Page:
The Grief Trilogy: VCA alum Liv Satchell's plays explore connection in the face of loss

The Grief Trilogy. Belinda McClory, Chanella Macri and Emily Tomlins. Image by Jack Dixon-Gunn.
The Grief Trilogy. Belinda McClory, Chanella Macri and Emily Tomlins. Image by Jack Dixon-Gunn.

Liv Satchell is a writer, theatre-maker, dramaturg and facilitator who graduated from the VCA in 2016. Building on the work she created for her Master of Directing for Performance seven years ago, she’s about to present The Grief Trilogy to Melbourne audiences at La Mama Theatre in March. We spoke to her about her work, its inspiration, and how she hopes it will enrich those who experience it.

Within six weeks of starting my Masters, my teacher Draf (Robert Draffin) had pulled me aside. He told me in no uncertain terms that I needed to accept the fact that I was a writer and that I should write my directing graduation project. That was all I needed – the gentle, firm push down a path that has now come to shape my entire practice.

This push was the seed for what would become The Grief Trilogy. My grad show - I sat and waited but you were gone too long - was the first play I’d written and directed. When it was shortlisted for a Fellowship that required me to pitch a new work, I started to imagine three thematically linked shows, each investigating transformational encounters between grieving strangers in public spaces.

Since then, I have been collaborating with a slowly growing ensemble to make the Trilogy’s other two works. The second play my sister feather was presented in 2018 at La Mama Courthouse. I wrote it for Emily Tomlins and VCA alum Belinda McClory, who play two estranged sisters who encounter each other, for the first time in 20 years, in a women’s prison visiting centre. The third play let bleeding girls lie was also written for Emily and Belinda, as well as VCA alum and recent star of Malthouse Theatre’s Looking for Alibrandi Chanella Macri. They play three strangers who happen to be donating blood next to each other during the first hour of live reporting of the Manchester Arena attack. Witnessing this coverage creates a grief-induced intimacy that allows them to open up to each other about their own private losses and find strength in their togetherness.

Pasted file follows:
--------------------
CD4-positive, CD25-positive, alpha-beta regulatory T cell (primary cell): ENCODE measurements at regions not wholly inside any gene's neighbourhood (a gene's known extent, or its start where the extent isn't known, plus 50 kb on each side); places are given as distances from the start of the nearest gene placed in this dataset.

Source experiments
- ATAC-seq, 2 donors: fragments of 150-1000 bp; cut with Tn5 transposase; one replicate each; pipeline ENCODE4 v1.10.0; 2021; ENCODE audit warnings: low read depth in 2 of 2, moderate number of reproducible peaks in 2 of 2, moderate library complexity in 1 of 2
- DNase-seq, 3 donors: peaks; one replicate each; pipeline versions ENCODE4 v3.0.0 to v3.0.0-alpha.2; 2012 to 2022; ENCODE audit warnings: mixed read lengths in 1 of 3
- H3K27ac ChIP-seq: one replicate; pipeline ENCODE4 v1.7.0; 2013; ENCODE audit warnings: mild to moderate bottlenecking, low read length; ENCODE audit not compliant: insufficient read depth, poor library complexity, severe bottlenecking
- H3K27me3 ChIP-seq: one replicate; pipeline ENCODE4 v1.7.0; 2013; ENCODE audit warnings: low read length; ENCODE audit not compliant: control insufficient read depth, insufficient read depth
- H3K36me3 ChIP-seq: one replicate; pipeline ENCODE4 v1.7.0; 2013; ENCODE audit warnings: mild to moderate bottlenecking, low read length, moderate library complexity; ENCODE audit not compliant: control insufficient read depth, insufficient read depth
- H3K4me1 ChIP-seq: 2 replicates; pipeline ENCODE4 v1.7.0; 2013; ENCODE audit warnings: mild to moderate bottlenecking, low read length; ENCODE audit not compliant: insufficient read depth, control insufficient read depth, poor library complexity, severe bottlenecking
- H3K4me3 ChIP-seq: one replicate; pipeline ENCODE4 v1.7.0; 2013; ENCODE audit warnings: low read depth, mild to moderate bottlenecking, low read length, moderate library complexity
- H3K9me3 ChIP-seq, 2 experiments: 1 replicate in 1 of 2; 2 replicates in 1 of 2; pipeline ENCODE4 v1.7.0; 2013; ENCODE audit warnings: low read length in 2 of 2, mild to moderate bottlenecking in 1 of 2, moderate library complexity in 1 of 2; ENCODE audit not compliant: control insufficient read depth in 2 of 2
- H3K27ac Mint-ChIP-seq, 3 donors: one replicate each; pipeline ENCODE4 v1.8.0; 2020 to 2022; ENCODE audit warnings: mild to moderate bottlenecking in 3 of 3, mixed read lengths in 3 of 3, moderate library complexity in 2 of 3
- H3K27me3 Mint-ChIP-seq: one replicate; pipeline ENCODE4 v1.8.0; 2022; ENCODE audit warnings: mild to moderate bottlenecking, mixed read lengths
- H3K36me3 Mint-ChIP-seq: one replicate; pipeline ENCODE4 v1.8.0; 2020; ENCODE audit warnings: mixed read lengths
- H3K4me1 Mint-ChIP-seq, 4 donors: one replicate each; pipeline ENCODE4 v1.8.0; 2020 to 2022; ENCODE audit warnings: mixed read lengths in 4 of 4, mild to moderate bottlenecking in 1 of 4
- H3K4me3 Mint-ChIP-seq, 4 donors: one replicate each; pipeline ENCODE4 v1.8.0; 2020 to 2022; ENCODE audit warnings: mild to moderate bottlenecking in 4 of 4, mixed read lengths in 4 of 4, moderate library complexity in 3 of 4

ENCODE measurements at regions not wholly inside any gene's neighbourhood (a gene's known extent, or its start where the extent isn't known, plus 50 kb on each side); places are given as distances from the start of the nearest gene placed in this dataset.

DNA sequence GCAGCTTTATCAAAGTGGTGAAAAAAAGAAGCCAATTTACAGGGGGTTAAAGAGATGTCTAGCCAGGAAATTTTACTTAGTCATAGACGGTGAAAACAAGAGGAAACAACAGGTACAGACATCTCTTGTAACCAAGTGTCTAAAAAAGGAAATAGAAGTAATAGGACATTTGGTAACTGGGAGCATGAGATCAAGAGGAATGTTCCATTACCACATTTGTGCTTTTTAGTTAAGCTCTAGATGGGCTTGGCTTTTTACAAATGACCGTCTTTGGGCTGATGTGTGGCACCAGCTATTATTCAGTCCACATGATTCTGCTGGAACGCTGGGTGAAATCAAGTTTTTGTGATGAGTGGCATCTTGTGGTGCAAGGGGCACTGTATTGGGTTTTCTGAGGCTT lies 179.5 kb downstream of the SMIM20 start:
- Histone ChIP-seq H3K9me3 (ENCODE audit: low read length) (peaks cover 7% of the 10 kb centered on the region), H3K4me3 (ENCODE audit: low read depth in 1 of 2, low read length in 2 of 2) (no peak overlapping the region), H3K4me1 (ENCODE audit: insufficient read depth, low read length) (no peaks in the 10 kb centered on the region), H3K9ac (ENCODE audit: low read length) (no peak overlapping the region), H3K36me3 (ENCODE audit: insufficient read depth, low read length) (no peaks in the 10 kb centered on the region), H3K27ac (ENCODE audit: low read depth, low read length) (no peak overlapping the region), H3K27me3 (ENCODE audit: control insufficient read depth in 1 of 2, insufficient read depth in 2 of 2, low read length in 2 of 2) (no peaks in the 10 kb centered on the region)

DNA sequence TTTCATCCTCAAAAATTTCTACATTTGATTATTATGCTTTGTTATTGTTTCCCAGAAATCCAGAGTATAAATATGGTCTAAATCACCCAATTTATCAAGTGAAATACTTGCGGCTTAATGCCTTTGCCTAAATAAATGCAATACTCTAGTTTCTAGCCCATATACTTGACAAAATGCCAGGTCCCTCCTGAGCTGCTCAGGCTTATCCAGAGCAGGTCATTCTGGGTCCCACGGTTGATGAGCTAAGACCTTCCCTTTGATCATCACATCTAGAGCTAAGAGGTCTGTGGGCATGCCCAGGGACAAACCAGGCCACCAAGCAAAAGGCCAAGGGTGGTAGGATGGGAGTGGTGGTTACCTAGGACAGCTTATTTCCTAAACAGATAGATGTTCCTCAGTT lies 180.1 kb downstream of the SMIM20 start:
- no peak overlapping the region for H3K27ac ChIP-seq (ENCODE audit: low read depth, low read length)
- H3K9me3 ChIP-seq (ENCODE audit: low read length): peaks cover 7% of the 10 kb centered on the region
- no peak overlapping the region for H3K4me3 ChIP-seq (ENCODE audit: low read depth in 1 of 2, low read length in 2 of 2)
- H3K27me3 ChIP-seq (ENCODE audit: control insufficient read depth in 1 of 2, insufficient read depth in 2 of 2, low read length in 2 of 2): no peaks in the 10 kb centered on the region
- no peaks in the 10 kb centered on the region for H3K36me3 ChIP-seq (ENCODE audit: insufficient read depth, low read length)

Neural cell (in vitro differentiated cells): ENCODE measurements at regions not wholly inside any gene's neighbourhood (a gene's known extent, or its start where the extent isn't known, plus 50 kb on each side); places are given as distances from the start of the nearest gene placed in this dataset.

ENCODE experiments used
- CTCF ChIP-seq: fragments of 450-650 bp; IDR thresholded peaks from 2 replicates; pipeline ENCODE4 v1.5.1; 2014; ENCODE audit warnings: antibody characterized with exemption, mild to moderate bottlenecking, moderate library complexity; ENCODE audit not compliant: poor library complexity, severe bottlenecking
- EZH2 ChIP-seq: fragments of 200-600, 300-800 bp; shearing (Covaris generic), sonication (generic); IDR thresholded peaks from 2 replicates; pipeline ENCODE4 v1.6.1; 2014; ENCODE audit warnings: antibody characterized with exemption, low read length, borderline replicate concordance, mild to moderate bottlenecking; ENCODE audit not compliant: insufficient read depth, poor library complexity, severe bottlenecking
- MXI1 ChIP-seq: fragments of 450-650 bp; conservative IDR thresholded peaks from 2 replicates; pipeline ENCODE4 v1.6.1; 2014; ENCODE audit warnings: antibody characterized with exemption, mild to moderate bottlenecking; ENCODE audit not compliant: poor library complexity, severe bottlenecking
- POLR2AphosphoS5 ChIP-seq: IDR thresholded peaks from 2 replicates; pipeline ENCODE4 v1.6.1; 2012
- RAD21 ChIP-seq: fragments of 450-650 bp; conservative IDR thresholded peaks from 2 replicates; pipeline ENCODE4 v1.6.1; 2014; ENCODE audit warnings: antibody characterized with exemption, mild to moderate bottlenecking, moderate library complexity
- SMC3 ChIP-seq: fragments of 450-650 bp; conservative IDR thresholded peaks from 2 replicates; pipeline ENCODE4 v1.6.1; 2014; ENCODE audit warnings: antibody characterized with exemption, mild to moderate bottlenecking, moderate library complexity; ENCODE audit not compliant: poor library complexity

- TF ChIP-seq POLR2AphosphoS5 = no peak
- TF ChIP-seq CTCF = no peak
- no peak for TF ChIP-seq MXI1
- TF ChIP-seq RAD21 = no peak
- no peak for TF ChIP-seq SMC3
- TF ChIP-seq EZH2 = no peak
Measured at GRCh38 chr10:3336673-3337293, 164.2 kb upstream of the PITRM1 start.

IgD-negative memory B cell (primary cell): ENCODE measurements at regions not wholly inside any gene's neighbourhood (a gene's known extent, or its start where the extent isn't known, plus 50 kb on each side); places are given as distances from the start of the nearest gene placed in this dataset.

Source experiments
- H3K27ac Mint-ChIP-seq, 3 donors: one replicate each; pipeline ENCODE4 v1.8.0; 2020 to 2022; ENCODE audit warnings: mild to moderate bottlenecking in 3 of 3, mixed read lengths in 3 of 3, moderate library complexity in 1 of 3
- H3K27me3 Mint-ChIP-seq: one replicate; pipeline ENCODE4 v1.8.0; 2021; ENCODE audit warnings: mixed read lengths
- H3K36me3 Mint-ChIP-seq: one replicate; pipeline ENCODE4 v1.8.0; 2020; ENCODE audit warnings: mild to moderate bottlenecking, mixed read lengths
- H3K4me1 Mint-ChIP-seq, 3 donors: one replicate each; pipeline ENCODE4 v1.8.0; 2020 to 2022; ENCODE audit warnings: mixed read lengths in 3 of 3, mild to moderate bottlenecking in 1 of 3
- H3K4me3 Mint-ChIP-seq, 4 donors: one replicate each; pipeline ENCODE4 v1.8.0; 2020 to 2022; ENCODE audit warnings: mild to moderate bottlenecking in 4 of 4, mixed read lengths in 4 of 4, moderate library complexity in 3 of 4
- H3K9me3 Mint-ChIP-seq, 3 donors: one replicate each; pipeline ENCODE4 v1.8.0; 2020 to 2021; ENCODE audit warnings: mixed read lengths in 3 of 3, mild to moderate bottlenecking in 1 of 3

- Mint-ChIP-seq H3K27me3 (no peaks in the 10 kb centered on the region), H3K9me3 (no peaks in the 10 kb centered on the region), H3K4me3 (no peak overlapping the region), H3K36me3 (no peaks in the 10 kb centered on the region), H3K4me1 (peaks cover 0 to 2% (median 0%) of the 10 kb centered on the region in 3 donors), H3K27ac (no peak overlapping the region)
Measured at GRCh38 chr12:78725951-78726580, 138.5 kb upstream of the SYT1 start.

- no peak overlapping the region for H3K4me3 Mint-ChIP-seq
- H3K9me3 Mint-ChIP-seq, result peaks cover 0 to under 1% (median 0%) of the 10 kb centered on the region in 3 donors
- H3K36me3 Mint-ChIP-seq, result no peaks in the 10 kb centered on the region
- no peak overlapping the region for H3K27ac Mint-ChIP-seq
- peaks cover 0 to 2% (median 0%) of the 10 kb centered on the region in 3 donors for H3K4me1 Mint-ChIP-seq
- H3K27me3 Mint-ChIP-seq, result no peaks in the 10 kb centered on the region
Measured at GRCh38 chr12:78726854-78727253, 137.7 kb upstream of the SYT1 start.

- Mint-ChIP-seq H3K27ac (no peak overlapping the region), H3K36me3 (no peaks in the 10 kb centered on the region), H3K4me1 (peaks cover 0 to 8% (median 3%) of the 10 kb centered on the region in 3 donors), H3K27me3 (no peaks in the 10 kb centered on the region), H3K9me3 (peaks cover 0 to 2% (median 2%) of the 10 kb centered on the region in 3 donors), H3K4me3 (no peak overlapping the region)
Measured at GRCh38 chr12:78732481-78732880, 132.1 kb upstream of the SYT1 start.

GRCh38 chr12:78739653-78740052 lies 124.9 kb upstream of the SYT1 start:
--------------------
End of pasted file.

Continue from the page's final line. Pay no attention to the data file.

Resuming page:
Emily Tomlins, Belinda McClory and Chanella Macri; "let bleeding girls lie", La Mama Courthouse 2021. Photo by Darren Gill.Emily Tomlins, Belinda McClory and Chanella Macri; "let bleeding girls lie", La Mama Courthouse 2021. Photo by Darren Gill.

We’re now presenting these three plays together in their own three-week season in March at Courthouse, as part of the incredible Liz Jones’s last season as La Mama’s Artistic Director.

There are two truly amazing things about this. The first is that it is allowing us to return to I sat and waited but you were gone too long and apply to this very small, very humble grad show all the shared language, skills and history that we have gained since 2016, transforming it for its world premiere season to complete The Grief Trilogy.

The second is that rehearsing these plays alongside each other is allowing us to create a truly cohesive body of work; to have a conversation across the season about just what the transformative possibilities of grief and loss might be.

Liv Satchell in rehearsals for The Grief Trilogy. Photo by Julian Dibley-Hall.

I’ve only just realised just how much of this work has been inspired by my grandmother’s experience of fleeing Europe as a 17-year-old Jewish refugee. She never spoke about what happened to her, and her silence left a huge hole in my Dad’s family. I can now see that these plays are what I wish she could have had. They are conversations that take place in public spaces between strangers – the temporary nature and anonymity of these encounters allow the characters involved to share their deepest losses and have them witnessed and acknowledged. There are no solutions to be had, but there’s solidarity, humour, kindness – intense joy even – in the recognition provided by these brief encounters and the transformative effect they have upon those involved.

We have all experienced great disruption and change since 2020. We have all experienced loss. As we emerge from the past three years, theatre needs to provide a reflective space that allows audiences to process what’s happened. This is the major objective of the Trilogy – its core theme is how community can transform grief and loss by processing it as a shared act. I’m hoping that presenting these three plays together will transform La Mama Courthouse into a civic space for audiences to explore this possibility together.

The Grief Trilogy plays are showing at La Mama from 1-19 March. Book tickets.